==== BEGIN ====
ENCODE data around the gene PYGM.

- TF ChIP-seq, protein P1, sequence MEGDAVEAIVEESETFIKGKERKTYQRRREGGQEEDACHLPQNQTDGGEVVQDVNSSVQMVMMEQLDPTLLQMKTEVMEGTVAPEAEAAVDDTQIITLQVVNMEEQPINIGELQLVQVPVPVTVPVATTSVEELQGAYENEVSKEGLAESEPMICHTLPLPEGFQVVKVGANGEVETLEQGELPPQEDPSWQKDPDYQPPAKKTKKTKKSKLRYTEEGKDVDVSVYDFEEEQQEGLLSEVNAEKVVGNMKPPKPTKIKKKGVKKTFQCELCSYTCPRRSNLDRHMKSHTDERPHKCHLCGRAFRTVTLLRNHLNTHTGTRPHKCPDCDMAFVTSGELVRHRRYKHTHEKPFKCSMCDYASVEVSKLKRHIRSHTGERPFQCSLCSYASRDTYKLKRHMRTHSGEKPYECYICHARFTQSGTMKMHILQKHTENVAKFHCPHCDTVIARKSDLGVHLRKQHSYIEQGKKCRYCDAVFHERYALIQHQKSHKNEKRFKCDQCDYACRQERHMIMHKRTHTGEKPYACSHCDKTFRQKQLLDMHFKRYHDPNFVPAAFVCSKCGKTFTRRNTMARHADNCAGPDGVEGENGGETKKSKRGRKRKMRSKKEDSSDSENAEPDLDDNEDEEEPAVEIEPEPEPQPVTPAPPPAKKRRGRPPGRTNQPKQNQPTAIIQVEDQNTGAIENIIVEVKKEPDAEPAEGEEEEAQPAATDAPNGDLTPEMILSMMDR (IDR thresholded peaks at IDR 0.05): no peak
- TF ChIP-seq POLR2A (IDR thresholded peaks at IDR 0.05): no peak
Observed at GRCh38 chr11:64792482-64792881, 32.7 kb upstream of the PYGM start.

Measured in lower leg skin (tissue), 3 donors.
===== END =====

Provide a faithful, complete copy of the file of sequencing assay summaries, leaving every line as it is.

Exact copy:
ENCODE data around the gene PYGM.

- TF ChIP-seq, protein P1, sequence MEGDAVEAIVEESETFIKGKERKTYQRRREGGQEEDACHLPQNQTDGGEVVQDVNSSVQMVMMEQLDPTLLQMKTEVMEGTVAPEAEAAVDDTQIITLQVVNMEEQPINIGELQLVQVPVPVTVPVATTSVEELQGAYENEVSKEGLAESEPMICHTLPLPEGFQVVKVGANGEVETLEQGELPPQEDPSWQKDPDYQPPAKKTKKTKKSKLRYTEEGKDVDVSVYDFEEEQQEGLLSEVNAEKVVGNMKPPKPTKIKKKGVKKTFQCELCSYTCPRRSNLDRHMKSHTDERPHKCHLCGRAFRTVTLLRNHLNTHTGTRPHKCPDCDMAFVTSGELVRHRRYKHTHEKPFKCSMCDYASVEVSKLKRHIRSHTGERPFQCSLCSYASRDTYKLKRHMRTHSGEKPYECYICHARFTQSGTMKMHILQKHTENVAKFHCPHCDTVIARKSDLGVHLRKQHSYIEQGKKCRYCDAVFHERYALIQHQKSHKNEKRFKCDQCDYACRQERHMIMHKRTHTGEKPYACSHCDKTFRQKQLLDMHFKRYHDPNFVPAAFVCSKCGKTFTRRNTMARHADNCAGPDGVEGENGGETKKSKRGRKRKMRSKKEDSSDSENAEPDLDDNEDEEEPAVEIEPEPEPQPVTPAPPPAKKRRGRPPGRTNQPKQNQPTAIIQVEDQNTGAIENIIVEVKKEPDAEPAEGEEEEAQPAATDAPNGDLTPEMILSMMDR (IDR thresholded peaks at IDR 0.05): no peak
- TF ChIP-seq POLR2A (IDR thresholded peaks at IDR 0.05): no peak
Observed at GRCh38 chr11:64792482-64792881, 32.7 kb upstream of the PYGM start.

Measured in lower leg skin (tissue), 3 donors.